What is it like leading at the top? Professor Andrew George, consultant and coach, tells the story of the lonely king.
Leadership, in universities and other institutions, is something that is challenging, and until one has ‘done it’ it can be difficult to understand the pressures and difficulties inherent in being ‘at the top’. Invisible Grail asked me to write a short piece on what it meant to be a leader, and I decided that the best way of doing this was as a story, trusting that the reader will be able to draw their own insights and conclusions from this.
King Philip was frustrated and angry with himself, and the problem was that he did not know why. Things seemed to be going okay. The border dispute with the Kingdom of Salvania was simmering away but at a low level. The harvest had been gathered, and there looked to be enough food in the barns for winter. The barons were bickering and jostling for position, but that was normal. So what was wrong?
He looked out of the window of his tower into the evening light. He could see the guards pacing up and down the walls of the castle, the weather still warm enough that they were not tempted to huddle by the braziers. He could hear the sounds of the town beyond the walls; vendors shouting for business. He smiled at the young couple in the grove of trees who thought that their dalliance could not be seen from the castle. All seemed normal, and yet….and yet..
He smiled at himself, at the naivety of youth.
Stomping back to his chair he swallowed glass of rough red wine and stared at his portrait that hung above the fireplace. It was more than 20 years since that had been painted, and he looked at the fresh-faced youth staring back at him with a bold and confident gaze. He smiled at himself, at the naivety of youth. He remembered how it had been back then.
There were three of them; he had just inherited the kingdom from his uncle. Agatha, whom he had married just a year before his rather unexpected succession, and James his childhood friend. They had such dreams, such ambitions, such a vision of what how they wanted to rule and to transform Mantava. They would bring prosperity to the people. They would make Mantava a beacon of good and benign government, a place where religion would bring succour to the poor, a place where the arts would flourish, a place that would attract the best scholars from around the world.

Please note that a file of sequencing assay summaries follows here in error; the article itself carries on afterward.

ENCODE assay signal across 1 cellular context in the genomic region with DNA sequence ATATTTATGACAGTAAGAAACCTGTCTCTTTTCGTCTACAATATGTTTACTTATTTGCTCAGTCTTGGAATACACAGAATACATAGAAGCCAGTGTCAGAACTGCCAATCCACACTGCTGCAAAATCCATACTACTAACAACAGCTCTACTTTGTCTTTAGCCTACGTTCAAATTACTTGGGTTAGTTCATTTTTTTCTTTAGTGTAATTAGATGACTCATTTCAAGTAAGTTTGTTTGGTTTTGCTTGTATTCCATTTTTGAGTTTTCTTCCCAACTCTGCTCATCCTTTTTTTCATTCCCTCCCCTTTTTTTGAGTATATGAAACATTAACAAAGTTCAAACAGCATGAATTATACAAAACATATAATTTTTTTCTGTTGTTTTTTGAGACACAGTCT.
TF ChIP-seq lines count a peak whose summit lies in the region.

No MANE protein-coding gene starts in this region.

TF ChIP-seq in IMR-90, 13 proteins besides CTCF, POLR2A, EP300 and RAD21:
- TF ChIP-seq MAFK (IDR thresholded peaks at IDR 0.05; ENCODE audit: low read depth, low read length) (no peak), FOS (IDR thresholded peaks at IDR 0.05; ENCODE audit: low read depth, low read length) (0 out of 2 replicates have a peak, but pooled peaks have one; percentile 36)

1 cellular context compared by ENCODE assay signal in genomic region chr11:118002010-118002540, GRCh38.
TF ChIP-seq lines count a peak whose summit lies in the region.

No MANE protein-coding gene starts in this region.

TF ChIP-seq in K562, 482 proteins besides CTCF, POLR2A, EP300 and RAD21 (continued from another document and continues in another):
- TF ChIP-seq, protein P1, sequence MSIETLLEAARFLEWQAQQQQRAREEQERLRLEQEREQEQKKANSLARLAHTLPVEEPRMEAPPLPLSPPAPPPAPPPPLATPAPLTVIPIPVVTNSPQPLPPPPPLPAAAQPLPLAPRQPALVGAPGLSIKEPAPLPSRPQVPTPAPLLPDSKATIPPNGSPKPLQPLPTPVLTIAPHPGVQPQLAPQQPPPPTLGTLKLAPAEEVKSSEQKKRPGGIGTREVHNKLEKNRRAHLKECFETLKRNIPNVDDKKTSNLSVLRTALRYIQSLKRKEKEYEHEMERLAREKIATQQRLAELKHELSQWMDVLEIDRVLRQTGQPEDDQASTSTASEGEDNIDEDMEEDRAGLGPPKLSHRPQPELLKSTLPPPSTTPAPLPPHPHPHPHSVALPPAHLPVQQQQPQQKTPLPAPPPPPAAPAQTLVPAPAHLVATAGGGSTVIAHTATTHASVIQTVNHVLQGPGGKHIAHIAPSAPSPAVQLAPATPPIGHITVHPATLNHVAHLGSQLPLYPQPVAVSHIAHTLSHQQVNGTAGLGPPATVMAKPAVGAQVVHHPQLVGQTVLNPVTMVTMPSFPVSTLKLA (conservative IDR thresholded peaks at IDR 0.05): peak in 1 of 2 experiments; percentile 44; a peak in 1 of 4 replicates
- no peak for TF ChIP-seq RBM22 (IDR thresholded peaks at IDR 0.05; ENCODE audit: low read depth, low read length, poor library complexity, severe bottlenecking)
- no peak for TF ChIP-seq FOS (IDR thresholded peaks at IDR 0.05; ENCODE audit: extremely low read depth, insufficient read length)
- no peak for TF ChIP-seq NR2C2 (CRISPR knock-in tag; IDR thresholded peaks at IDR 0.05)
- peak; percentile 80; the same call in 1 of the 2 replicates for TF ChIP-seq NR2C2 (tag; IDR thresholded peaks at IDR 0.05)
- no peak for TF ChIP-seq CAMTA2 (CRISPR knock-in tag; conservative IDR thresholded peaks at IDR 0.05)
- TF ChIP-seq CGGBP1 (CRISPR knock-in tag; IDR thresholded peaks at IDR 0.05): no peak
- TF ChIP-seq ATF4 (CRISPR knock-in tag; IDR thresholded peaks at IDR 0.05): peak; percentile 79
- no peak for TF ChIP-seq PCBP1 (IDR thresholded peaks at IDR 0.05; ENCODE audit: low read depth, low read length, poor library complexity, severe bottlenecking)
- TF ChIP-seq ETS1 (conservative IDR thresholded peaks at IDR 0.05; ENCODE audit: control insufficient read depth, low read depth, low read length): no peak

The three of them used to spend long into the night talking and planning. Queen Agatha had a burning passion for the poor, pushing them to remember their duty to the less fortunate, to make sure that they were fed and kept warm. Sir James would argue that the way the kingdom was run must change, that the power should move away from the hands of a few barons, whose only qualification was that their distant ancestors had fought in some long-forgotten battle, and towards the merchants and craftsmen – the people who made the wealth of the country. King Philip would love to listen to the two of them, to get excited as they expounded their ideas long into the night. He would go to bed dreaming of what they could accomplish, thinking of how he would be known as King Philip the Great; the King of Mantava who made a difference.
These pipe dreams were all very good for youth, but those with responsibility for government had bigger and more important concerns.
Philip poured himself another glass of wine from the pitcher and smiled. How much time had they wasted as young people on such discussions? These pipe dreams were all very good for youth, but those with responsibility for government had bigger and more important concerns. They had to make things work, they had to ensure that the kingdom was safe from invasion and that peace was kept. They had to maintain balance amongst the barons, make sure that they were not tempted to revolt. They had an important job to do, and dreaming was a waste of time.